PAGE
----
© 2017 UCI - UCI is a Christian Owned Company

Use a Lift Bag

 

It takes practice to become proficient in using a lift bag!  Is there a right way and a wrong way to go about it?  Of course there is!  The wrong way is to simply go underwater carrying a bag without any training or thought of how it should be rigged and used.  When rigging and lifting an item off the bottom, there are a number of things to keep in mind that will make your recovery safer and more professional:

  • Do not use brute force to lift any object from the bottom.

  • Always use a lift bag or other salvage technique when the item weighs more than 10 pounds.

  • Never get underneath an item being lifted.

  • Never use your main regulator for filling a bag.  Rather, use your octopus regulator (being very careful of entanglements and air consumption), a low pressure hose with an attached inflator mechanism, or a separate tank with an inflator device.

  • Try to use a bag that has a lifting capacity just over the approximate weight of the item.  Remember that the pressure on the bag will decrease as you ascend, which will cause the volume of the air inside to increase (Boyle's Law), thereby increasing the rate of ascent.  If too large a bag is selected that can be only partially filled, the expanding air will fill the bag more and more during the ascent and thus increase the rate to where the bag may become uncontrollable and shoot to the surface.  This in turn could snag a diver and pull him to the surface, resulting in an air embolism or decompression sickness, or could make the bag "burp," causing the bag to lose its air and let the lifted object come crashing back down to the bottom.

  • "Burping" can occur when the bag is over-inflated, as just mentioned, and goes to the surface too fast, lifting the bottom of the bag out of the water and allowing the air to escape.  Burping can also be done by the diver to deflate the bag by grabbing the bag's top D-ring or the top of the bag and pulling down sharply.  This can be done during training exercises as well as during actual operations when you want a fast way to vent off expanding air or to dump all the air.  Keep in mind that you can only burp smaller bags like a 100-pound lift bag.

  • When you're filling the bag, fill it only to the point where it is still a little negative (not quite neutrally buoyant).  The reason for this is that when you're ready to lift, you would physically lift the item up a few feet, then slowly swim with the item to the surface, controlling its ascent rate.  As you come off the bottom a few feet, the item becomes neutral and after a few more feet, positive.  If you start out positive, your chances of having an out-of-control bag increase tremendously.  The first diver photo show a diver using his octopus regulator to fill the lift bag.  Notice the safe is secured with a 15-foot rigging line.  In the next photo, notice the diver controlling the lift.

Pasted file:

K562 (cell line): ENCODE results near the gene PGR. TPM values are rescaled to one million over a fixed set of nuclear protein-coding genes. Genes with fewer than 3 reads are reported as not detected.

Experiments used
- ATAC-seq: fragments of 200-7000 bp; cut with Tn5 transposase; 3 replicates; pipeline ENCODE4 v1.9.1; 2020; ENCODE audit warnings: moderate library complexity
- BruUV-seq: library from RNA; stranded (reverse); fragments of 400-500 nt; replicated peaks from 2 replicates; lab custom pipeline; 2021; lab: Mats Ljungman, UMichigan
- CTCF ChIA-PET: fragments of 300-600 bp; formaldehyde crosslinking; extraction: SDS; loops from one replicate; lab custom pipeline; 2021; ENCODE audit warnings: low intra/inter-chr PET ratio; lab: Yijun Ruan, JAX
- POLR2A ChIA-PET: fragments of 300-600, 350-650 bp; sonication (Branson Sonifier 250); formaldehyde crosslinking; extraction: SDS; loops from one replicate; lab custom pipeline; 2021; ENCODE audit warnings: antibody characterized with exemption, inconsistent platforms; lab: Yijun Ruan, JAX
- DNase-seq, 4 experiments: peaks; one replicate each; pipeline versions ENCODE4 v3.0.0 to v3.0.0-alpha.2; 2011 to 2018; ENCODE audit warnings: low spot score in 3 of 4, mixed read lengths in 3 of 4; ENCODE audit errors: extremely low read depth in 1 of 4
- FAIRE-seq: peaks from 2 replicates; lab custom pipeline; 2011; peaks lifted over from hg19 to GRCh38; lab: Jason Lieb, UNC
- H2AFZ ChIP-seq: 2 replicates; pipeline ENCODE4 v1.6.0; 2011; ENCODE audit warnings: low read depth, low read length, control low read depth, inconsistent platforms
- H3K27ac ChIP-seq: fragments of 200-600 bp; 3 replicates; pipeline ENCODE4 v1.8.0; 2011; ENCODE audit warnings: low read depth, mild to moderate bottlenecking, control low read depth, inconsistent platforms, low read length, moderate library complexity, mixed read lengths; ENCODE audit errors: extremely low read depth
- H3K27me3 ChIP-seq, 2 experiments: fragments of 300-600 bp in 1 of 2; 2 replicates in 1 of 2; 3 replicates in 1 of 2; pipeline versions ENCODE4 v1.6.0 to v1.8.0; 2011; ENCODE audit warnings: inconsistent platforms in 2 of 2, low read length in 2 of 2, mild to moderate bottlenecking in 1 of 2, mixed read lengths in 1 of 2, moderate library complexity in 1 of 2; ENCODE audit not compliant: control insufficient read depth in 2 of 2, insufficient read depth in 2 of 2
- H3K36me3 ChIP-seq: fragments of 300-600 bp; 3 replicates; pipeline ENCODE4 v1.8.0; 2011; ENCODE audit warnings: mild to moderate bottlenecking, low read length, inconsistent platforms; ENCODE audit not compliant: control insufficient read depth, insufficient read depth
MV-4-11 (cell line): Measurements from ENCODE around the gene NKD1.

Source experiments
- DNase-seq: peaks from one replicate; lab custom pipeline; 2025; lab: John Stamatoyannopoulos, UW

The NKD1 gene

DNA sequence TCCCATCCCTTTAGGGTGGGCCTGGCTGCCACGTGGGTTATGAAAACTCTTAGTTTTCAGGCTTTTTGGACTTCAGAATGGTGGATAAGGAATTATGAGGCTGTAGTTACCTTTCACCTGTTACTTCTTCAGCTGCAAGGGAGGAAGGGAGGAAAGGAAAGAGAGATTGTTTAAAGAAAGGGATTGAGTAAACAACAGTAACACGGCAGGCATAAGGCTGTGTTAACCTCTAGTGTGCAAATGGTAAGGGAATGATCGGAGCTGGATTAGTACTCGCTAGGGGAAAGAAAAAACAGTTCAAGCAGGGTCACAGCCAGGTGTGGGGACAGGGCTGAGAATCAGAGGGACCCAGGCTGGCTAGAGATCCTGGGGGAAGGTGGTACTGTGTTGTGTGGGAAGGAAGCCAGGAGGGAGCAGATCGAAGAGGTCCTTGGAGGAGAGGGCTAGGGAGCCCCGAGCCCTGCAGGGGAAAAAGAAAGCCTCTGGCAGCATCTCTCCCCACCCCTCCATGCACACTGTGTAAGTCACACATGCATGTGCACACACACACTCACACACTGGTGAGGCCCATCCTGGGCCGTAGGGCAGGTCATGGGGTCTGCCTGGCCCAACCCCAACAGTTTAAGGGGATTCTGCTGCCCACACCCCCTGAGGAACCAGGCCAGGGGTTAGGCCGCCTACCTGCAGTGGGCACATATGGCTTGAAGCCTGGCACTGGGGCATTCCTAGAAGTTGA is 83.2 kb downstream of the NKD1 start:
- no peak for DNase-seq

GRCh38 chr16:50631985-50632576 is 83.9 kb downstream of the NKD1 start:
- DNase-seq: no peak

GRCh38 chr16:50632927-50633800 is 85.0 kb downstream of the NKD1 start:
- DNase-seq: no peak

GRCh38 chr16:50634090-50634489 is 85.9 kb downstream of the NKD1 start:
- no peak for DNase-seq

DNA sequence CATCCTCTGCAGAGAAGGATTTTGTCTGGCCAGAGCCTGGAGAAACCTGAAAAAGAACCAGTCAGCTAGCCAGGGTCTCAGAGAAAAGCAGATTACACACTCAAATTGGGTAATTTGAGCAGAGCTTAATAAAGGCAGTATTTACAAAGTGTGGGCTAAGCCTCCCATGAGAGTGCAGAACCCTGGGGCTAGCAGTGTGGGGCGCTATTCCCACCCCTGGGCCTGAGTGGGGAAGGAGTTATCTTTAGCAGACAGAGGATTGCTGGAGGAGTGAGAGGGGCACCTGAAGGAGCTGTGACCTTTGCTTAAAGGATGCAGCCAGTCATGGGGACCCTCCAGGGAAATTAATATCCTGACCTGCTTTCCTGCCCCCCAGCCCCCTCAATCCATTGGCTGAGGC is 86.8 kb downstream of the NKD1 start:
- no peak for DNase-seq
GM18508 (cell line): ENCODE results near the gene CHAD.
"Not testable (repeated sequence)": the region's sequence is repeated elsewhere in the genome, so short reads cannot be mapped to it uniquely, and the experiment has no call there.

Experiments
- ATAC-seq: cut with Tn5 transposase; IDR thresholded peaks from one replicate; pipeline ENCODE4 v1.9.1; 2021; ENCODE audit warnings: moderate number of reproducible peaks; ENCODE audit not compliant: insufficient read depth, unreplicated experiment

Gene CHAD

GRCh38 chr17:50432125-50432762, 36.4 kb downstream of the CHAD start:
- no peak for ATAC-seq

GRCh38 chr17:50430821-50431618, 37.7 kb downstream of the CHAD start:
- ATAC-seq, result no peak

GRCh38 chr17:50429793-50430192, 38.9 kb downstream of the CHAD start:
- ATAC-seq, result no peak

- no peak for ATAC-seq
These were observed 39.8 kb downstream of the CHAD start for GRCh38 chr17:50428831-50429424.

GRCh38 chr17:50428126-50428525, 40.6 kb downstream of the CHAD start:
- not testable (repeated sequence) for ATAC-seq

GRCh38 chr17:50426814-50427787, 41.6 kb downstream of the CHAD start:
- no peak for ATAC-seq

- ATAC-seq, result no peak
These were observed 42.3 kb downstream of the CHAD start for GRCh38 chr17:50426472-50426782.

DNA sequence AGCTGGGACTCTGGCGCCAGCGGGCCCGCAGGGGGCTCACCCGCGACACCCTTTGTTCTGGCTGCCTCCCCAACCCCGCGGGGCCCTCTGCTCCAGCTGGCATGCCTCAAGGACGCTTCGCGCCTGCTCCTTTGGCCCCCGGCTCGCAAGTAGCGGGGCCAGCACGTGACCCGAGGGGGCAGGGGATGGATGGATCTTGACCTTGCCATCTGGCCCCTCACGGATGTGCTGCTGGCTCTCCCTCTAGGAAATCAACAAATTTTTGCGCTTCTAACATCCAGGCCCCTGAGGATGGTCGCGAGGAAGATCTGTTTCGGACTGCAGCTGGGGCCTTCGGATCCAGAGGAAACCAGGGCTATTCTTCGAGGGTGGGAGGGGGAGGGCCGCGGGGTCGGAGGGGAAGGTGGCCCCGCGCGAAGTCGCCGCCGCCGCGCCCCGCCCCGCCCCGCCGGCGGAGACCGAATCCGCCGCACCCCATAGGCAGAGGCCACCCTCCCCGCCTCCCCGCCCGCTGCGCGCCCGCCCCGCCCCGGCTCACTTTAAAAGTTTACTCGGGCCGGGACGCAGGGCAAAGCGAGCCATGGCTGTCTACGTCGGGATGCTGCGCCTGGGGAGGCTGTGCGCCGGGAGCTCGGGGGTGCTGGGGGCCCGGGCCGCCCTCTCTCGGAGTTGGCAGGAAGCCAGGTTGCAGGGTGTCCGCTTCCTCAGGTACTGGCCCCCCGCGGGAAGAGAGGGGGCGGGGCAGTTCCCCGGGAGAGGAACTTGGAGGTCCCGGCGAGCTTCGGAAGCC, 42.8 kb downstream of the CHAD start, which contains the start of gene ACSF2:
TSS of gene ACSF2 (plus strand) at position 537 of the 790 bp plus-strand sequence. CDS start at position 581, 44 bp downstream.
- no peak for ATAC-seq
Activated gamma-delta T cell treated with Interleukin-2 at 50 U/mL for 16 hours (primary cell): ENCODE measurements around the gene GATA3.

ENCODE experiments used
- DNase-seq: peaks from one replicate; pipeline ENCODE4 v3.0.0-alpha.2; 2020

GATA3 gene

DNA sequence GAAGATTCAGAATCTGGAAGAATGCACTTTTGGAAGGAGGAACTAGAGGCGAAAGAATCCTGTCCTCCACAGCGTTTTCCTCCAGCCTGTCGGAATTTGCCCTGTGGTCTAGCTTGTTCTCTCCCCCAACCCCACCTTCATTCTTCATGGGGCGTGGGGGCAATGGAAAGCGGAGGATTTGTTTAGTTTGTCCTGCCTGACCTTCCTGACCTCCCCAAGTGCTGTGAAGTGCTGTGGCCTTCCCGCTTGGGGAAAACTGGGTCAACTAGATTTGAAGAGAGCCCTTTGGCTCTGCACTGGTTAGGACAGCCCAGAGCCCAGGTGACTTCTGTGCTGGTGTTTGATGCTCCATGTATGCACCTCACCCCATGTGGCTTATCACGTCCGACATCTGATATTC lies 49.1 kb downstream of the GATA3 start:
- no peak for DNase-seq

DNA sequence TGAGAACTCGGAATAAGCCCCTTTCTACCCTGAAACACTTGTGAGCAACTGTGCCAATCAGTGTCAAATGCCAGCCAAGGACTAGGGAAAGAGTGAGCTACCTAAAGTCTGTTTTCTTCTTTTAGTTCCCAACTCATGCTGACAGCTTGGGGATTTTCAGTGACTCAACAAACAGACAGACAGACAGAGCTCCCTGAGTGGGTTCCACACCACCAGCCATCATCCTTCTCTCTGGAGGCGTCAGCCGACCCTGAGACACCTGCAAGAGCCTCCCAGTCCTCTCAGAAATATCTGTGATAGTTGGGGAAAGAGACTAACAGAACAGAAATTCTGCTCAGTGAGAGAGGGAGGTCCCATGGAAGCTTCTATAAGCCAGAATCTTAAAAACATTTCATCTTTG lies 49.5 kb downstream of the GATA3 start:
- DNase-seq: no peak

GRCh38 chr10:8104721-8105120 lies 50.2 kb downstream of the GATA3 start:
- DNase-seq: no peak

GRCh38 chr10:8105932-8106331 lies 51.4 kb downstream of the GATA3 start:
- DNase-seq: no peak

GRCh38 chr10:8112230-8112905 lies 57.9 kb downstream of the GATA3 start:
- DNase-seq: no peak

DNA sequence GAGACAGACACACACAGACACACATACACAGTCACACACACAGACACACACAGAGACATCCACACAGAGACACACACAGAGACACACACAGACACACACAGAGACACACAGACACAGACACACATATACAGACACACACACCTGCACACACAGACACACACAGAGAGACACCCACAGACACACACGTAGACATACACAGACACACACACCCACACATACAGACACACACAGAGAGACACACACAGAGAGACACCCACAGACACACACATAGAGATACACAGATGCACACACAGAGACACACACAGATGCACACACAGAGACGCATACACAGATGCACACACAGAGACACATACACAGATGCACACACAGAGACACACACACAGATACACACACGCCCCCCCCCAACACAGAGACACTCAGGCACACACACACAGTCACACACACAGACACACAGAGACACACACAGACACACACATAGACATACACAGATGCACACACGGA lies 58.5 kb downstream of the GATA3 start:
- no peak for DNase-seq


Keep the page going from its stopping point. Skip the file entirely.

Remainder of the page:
• Stay next to the bag as it is ascending.  This position allows you to control its rate of ascent by using the bag's easy dump or by burping it.  If the bag gets away from you and goes to the surface out of control, swim away from the area and ascend.  Check to see if the bag burped and went back under or is waiting for you on the surface. 

  • Bottom suction can be a major problem.  Quite often a diver will either have to dig around the item in the mud/silt, breaking its "seal," or overinflate the lift bag to overcome the bottom suction.  When this latter procedure is resorted to, the bag usually breaks free due to the extra air and shoots to the surface out of control.

  • Rig your bag as close to the item as possible.  This procedure takes a little practice but will allow the bag to lift the item close to the surface so that when you tow the item in, it will hit the bottom as close to the shore as possible (in shallow water).  This will save you from dragging it great distances across the bottom and instead of having to get into water that's over your head to remove the item, you can walk in, bend over and carry it out.

  • When using the air in your tank to fill the bag (using your octopus regulator or using a low pressure hose), always fill the bag up slowly. If you fill it up too fast while breathing off your regulator, you can overwork your first stage and cause a free flowing regulator situation.                                      

 

Two lift bag companies that I highly recommend are: 

 

Once again, the only way you're going to become proficient in light salvage, or any other law enforcement recovery technique, is to get the training and practice needed to allow you to participate safely and comfortably.  So next time you make a practice dive, dust off your lift bags.  If you don't own bags, buy some or borrow some.